SVH #68: The Love Bet

5 Mar

lovebet

Estimated Elapsed Time: 3 weeks

Summary/Overview:

Elizabeth gets it into her pretty little head that Dana Larson, who has announced she’s given up on love, should totally date Aaron Dallas, who claims he’s too busy to find love.  She bets Todd that she can get them together.  Todd disagrees, but offers to help.  He also bets her that she can’t do it.  The loser has to grant the winner three wishes.  This entire premise is so fucked that I can’t even begin to dissect it.

At any rate, the two conspire to get their friends gossiping about how Dana likes Aaron and Aaron maybe likes Dana within earshot of the two, and then they invite them both to go see a movie at the Plaza.  The two seem to blush a lot around each other, so Liz feels like her plan is working.  Then it turns out that they actually have things to talk about.  Aaron tells Dana all about soccer, and she tells him all about songwriting, which she is apparently very good at because she wrote a song called “Fed Up With Love” and it’s not about the Federal Reserve Bank, despite my sincere hopes that it was.

The two continue to go out with Liz and Todd on what amounts to friend dates because neither one of them will shut up about how they’re through with love even though they’re totally having eye sex with each other all the time.  Then Dana gets a card from a secret admirer and shows it to Liz.  Dana tells her she’s going to be honest with Aaron and tell him how she feels.  Liz recognizes the handwriting as Todd’s and urges her to keep her feelings to herself and let Aaron be the first to speak it.  But Dana doesn’t listen, and tells Aaron about the card.  He tells her he didn’t send it and Dana is embarrassed and literally runs away.

Meanwhile, Liz blows up at Todd about the card.  She accuses him of intentionally sabotaging the set-up.  He’s not smart enough for that, of course, so he gets mad at her, too.  Whatever.  They’re so steady in their relationship until one of them farts and the other freaks out.  It’s hard to care.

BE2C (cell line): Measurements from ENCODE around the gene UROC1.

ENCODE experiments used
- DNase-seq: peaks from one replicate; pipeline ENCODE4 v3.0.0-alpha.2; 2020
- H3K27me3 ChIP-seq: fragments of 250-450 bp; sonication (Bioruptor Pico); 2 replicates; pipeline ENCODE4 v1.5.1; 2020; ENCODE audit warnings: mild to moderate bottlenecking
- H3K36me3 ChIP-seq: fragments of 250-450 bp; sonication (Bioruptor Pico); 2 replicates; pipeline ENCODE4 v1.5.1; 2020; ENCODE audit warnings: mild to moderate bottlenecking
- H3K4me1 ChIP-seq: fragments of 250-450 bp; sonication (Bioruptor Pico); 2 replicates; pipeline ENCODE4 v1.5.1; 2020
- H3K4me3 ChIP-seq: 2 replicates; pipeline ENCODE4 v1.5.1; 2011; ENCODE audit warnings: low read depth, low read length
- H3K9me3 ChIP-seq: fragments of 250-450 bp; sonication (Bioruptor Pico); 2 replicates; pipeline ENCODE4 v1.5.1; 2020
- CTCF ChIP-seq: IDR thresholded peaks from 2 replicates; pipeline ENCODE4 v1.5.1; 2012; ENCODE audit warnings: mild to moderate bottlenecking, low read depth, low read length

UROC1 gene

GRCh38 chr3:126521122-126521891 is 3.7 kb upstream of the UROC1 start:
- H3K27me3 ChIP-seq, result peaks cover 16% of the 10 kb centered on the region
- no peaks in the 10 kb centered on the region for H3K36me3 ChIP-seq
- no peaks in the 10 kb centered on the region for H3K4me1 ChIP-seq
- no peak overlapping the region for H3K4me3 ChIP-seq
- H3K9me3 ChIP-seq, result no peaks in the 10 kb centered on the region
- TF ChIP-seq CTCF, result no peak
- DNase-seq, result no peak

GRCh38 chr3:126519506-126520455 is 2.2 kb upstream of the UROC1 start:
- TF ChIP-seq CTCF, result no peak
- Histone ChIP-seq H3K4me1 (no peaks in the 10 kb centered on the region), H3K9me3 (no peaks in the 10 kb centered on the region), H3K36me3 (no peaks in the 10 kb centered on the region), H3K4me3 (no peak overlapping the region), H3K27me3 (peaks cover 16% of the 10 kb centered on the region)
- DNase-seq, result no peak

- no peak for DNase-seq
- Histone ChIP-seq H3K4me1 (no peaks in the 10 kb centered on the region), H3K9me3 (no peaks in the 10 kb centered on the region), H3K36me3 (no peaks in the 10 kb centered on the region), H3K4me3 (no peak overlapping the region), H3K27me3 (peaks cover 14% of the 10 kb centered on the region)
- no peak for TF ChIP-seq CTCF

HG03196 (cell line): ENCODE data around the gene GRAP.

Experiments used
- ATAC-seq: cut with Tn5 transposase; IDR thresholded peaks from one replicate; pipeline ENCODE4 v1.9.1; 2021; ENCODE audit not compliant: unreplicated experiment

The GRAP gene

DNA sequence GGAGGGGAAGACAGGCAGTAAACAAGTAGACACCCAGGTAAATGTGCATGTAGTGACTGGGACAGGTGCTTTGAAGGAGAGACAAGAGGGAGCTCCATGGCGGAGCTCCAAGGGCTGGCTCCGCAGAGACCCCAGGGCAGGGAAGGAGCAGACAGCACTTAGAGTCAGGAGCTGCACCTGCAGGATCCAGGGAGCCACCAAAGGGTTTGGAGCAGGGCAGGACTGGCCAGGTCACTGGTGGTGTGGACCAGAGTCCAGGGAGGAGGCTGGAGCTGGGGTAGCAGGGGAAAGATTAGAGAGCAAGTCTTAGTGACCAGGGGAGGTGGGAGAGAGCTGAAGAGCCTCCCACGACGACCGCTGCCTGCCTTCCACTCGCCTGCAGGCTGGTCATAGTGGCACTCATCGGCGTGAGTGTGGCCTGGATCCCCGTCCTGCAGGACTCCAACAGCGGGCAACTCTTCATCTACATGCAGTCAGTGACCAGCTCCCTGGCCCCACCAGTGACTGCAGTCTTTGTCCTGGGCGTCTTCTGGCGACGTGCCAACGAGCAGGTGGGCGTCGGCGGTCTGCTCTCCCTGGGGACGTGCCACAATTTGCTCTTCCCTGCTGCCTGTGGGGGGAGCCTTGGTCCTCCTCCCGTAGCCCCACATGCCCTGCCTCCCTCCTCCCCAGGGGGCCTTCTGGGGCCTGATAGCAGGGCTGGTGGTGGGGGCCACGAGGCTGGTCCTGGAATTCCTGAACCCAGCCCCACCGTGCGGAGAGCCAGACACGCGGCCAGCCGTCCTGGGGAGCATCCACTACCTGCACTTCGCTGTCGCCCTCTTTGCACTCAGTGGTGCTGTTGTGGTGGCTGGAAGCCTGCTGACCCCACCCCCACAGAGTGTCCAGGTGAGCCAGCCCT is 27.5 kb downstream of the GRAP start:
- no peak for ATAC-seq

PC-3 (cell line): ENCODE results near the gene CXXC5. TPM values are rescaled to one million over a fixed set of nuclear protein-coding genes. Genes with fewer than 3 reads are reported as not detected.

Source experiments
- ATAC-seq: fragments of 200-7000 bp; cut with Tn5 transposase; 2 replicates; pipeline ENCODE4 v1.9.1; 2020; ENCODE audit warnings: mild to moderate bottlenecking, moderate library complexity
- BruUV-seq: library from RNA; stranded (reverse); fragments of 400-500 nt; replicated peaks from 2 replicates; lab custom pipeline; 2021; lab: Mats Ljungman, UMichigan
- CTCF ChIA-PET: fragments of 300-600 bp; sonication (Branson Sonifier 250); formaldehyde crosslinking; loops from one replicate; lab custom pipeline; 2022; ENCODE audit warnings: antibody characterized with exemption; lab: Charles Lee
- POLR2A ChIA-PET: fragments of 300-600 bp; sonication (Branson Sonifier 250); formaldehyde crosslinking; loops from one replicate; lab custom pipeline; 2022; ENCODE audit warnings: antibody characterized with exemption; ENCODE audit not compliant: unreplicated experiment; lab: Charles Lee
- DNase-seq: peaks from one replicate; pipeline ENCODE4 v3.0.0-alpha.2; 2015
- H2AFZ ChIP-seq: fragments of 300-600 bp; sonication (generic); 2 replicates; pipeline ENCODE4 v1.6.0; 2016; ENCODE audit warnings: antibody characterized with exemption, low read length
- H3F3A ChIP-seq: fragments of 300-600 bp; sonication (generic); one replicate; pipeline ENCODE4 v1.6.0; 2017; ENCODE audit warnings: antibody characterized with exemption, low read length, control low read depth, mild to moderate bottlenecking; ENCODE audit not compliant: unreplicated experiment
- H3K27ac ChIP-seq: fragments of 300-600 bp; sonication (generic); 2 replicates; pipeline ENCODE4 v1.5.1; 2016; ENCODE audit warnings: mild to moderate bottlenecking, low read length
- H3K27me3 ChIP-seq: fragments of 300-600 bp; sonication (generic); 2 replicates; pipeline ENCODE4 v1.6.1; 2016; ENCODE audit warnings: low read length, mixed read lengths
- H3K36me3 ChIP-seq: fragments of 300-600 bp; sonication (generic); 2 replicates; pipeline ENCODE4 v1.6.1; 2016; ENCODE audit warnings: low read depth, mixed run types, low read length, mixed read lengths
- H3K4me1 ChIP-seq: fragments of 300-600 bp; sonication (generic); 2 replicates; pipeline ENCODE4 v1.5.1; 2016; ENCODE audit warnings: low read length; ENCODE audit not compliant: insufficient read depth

There’s a Battle of the Bands at school, and the Droids are facing off against a couple of other bands, including SVH’s new band, Baja Beat.  The band has token black male student Andy Jenkins in it.  This doesn’t really matter now, but it will in the next book, so whatever.  The other bands are local, as well.

Anyway, right before the Droids perform, Aaron finds Dana and tells her that he’s totally into her.  They kiss, she sings, the Droids win.  Then they write notes to Todd and Liz, pretending to be Todd and Liz to get them to make up.  Everyone is happy in their heteronormative little bubbles.

The B-Plot involves Jessica getting pissed about Aaron getting serious with someone other than her because she likes to keep him in her rotation.  Again, that is literally her thought process in this novel.  So she tries to volunteer as a roadie for Baja Beat, thinking supporting the competition might make her feel better, but they don’t need help.  Andy tells her to try Spontaneous Combustion.  Spy, the leader of that band, sounds promising on the phone, so she enlists the help of Lila.  Turns out the dude is not hot, and kind of a letch.  Whatever.  This is literally the secondary plot in this book.  It goes nowhere.

Trivia/Fun Facts:

  • Battle of the Bands contenders: The Droids, Baja Beat, Spontaneous Combustion, Suede Men.
  • Todd gives Liz what he calls “The Todd Wilkins Deluxe Smooch” and I puked in my mouth.

Memorable Quotes:

  •  “‘Having more competition will give me an excuse to spend more time writing songs and performing with The Droids,’ Dana went on. ‘Since I gave up love, the band has really become my life!'” (3)
  • “Enid agreed. ‘People don’t blush over people they don’t find attractive.  They yawn.'” (20) ENID WOULD BE THE EXPERT THERE.

A (Totally Unqualified) Critical Analysis:

It’s hard to care about this one enough to really dissect it.  I remember liking Dana Larson a lot when I was little, but I suspect that was because she wore weird clothes and sang in a band–both things I desperately wanted to do.  Now, I think she’s sort of boring and lame.  I’ve always felt this way about Aaron Dallas, so it’s nice that some things never change.

But I do think it’s completely stupid that Liz and Todd make a bet that involves granting the other three wishes and none of the suggested wishes are remotely interesting in any way.  Like, Todd jokes he needs his car washed and waxed.  Liz says she would’ve liked a dozen roses and someone to carry her books for a week, then changes her mind and asks him to never fight with her about something so trivial again.  GOOD LUCK WITH THAT ONE, LIZ.  THIS IS LITERALLY WHAT ALL YOUR FIGHTS LOOK LIKE.

UGH.

Next up: #69 Friend Against Friend.  Racism.  This is is going to be painful.  Do they have critical race theory in Sweet Valley?

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One Response to “SVH #68: The Love Bet”

Trackbacks/Pingbacks

  1. SVH Magna Edition: Elizabeth’s Secret Diary, Vol. II | A Critical Analysis of Sweet Valley's Most Famous Twins - August 24, 2015

    […] wait, there’s more.  Liz and Todd break up again, and then Sweet Valley deals with both racism (and actual hate crimes but whatever, right?) and […]

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